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Residents were concerned to see vape and hookah merch being set up in an empty store in Chandler Square, but both the village and shop owner say the new location will focus on tobacco product. Photo by Julianne Mosher

Questions over Port Jeff’s handling of hookah and vape products has become inflamed once again, though the outcome might just be the loss of one vape shop and the opening of a new smoke store.

Locals have noticed smoke and hookah products moving into a space in Chandler Square next to where The Soap Box resides. Officials said Sanjay Bakshi, the owner of Hookah City, which was located on Main Street, had planned to move from its space there to that new spot but, upon learning of the move, village officials quickly moved in to explain current code requirements.

Village trustee Kathianne Snaden said the village was alerted after residents spotted vaping paraphernalia in the front window. Deputy village attorney, Richard Harris, spoke to owner and is working on getting the issue resolved.

Village code restricts any new vaping stores from opening up in anything but light industrial zoning. All new vape shops or hookah parlors must also be granted a special-use permit by the board of trustees. 

Snaden said Bakshi, has agreed to comply with village code and is continuing his work opening in the new space, though now as a smoke shop selling cigars, pipes, tobacco and other products. Harris said the owner understands the code and has moved about 90% of all the vape or hookah-type products from the premises. The Port Jeff fire marshal, Ryan Klimar, has also been to the location and has recommended a few minor changes to the sprinklers and fire extinguisher placements.

“He understands very clearly what he needs to do,” Harris said.

Bakshi said the owner of the previous location did not renew his Main Street lease, requiring the move. The new space, he said, is going to be part smoke shop, part “convenience store” that sells candies and soda. He is getting rid of the name Hookah City and is just going with Smoke Shop, displayed in small letters on the front window.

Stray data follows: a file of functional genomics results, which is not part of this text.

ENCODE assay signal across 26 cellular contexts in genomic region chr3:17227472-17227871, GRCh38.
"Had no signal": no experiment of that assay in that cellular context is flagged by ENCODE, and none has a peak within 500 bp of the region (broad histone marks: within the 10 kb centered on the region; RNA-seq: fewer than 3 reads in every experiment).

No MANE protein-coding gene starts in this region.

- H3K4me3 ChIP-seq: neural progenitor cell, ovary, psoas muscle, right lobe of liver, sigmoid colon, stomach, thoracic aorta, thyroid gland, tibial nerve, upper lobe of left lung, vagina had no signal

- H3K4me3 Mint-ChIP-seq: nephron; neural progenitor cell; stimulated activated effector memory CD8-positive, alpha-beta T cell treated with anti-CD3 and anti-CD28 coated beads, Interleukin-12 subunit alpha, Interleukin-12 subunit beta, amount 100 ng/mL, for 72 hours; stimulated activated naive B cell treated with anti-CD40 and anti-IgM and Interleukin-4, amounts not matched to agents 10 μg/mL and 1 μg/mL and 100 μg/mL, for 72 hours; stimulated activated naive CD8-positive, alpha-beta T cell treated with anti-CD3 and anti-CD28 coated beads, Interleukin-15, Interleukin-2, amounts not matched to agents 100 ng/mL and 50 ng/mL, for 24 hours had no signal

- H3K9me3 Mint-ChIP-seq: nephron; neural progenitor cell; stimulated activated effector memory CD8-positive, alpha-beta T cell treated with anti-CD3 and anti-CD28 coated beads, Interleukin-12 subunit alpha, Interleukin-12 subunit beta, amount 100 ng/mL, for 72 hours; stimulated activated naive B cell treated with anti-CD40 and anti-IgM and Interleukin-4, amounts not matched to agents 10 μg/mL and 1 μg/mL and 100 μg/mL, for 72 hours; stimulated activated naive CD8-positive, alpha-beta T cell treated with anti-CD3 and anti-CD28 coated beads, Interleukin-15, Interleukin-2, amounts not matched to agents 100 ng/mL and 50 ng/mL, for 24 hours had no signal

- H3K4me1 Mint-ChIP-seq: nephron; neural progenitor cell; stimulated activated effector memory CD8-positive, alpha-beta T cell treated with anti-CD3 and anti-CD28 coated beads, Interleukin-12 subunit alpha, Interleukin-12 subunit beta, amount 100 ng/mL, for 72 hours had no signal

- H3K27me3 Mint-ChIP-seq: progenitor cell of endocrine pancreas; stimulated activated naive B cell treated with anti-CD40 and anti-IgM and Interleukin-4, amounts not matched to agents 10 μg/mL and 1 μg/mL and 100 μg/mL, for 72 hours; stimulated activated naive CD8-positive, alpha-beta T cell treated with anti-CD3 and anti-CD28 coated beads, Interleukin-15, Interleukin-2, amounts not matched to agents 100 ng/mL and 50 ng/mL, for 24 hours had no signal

Bakshi confirmed he does not plan to display any smoking product in the window and that he doesn’t plan to sell any kind of electronic tobacco products like the old vapes and hookahs.

Before the move Hookah City had been able to continue despite the code change, having been grandfathered in under old requirements. In 2019, when the shop was cited by Suffolk County police for allegedly selling a vape product to a minor, village trustees openly talked about what could be done to the shop but village attorney, Brian Egan, said that officials could not impact a business in any major way unless the code was violated. 

In the past, Port Jeff constables have sent Suffolk police details of what they said were examples of the store allegedly selling to minors, according to past interviews with Fred Leute, code enforcement chief.

Though more and more smoke and vape shops have reported an incredible decline in sales since New York State officially banned the sale of flavored electronic cigarettes back in May, and that’s in addition to the wider economic impact of the COVID-19 shutdowns.

Schools in recent years have complained about the number of vape products getting into minors’ hands, despite age restrictions. Though the science is not conclusive, studies have shown the harmful and addictive nature of nicotine-based products. The U.S. Federal Drug Administration guidelines are still evolving, but the FDA considers vaping medically unsafe for young people, pregnant women and adult smokers who are not using it to quit the habit.

Still, for village officials like Snaden, seeing the last remaining vape shop go is a clear victory for the local community. 

“Anything keeping vape products out of the hands of our children is better for our schools, parents and kids,” she said.